My research for a PhD at the University of Worcester focuses on the place of pottery in seventeenth and eighteenth century Worcester households, using archaeological evidence and information from probate inventories which listed possessions at the time of death. The collections housed by the City Museum have been crucial in establishing the range of wares and functional forms in use at this fascinating period, leading up to the advent of industrial scale production in the later eighteenth century. Excavations in Worcester over the years have produced a corpus of post-medieval material which has not been examined in this systematic way up to now. The boxes in the stores have assemblages from excavations going back to the 1960s and 70s (Broad Street, Whiteladies, New Street), up to Deansway in the late 80s, and more recently City Arcade, Castle Street, Newport Street and the Commandery. Analysing collections of broken chamber pots may look like a somewhat esoteric activity, but I hope that, taken with the parallel analysis of household contents from probate inventories, it will begin to create a richer and more rounded picture of the material culture of early modern Worcester, and form a model which can be used elsewhere.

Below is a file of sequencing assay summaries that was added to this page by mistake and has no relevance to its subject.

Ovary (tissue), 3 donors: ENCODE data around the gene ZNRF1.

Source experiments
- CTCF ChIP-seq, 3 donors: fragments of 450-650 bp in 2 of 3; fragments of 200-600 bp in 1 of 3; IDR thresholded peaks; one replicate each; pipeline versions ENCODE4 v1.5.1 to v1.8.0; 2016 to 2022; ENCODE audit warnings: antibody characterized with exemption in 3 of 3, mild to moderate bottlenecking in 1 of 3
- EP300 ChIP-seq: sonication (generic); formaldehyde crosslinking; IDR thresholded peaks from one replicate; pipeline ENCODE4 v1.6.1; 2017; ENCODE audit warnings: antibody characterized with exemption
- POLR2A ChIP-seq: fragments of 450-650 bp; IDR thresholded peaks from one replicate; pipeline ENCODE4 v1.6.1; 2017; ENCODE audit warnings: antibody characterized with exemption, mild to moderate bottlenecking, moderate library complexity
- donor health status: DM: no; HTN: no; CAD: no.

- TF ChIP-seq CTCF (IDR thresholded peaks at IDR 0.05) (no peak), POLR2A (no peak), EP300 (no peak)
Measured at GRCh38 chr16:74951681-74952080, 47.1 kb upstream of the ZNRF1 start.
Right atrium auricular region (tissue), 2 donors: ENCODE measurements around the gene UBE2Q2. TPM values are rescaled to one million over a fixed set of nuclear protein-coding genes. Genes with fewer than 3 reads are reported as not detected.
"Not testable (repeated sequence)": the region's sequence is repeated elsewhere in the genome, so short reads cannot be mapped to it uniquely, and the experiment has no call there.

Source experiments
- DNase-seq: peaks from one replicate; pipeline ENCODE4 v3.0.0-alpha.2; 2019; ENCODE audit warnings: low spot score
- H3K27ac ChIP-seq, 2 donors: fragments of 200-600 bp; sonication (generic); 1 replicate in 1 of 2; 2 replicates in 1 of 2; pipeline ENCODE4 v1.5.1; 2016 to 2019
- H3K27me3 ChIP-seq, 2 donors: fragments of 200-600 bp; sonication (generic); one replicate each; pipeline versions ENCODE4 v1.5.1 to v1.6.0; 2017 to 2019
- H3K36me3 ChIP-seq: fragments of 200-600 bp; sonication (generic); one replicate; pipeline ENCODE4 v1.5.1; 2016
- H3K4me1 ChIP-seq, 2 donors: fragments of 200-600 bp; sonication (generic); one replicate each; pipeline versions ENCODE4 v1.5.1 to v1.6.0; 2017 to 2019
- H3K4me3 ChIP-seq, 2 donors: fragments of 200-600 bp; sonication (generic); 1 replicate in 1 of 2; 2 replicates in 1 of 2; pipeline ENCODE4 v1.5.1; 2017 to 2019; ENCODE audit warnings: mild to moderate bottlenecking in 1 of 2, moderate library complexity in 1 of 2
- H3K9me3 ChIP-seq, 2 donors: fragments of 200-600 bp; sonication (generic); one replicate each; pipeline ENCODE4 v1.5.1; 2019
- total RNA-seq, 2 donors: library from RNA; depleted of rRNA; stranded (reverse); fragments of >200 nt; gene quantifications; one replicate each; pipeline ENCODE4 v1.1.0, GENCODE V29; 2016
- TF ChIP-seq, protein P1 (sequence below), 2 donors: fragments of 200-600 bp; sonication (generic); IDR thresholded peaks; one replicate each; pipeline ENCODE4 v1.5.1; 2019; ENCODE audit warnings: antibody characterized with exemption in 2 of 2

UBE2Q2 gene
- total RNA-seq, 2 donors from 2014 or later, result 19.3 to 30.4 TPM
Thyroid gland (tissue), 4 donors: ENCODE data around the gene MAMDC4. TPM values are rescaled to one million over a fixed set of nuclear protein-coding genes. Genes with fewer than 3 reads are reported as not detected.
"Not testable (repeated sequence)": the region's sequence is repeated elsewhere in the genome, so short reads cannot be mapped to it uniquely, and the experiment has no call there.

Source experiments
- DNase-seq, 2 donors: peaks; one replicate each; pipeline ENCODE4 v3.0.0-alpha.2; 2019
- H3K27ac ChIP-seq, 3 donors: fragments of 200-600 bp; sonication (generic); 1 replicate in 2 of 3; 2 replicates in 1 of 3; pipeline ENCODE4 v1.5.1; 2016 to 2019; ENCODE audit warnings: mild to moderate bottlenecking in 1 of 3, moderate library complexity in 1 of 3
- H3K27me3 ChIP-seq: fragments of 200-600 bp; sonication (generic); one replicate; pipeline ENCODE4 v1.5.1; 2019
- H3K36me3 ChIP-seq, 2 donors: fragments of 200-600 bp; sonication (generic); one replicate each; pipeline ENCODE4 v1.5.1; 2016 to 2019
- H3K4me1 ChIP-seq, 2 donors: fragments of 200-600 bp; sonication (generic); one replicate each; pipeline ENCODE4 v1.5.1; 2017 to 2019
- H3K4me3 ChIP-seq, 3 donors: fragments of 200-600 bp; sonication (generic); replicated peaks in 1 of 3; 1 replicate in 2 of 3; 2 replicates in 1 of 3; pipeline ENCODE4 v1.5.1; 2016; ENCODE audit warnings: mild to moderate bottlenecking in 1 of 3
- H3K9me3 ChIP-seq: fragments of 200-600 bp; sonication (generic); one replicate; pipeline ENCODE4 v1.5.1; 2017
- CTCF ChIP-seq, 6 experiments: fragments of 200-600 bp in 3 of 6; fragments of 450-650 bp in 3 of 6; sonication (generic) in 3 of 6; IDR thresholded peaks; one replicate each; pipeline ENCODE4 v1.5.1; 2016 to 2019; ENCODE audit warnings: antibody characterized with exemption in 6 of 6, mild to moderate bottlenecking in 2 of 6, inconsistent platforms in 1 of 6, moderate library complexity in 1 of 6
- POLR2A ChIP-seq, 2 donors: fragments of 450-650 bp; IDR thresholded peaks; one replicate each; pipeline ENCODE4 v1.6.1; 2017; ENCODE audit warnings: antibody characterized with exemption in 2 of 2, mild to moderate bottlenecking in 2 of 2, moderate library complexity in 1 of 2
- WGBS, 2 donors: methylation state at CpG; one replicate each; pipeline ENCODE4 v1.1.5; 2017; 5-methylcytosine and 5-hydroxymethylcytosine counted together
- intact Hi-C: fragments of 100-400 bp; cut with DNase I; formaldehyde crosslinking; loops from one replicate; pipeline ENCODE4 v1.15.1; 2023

Bob Ruffle is a PhD student at the University of Worcester. For more information regarding the City Museum’s archaeology collections please contact Deborah Fox at email@example.com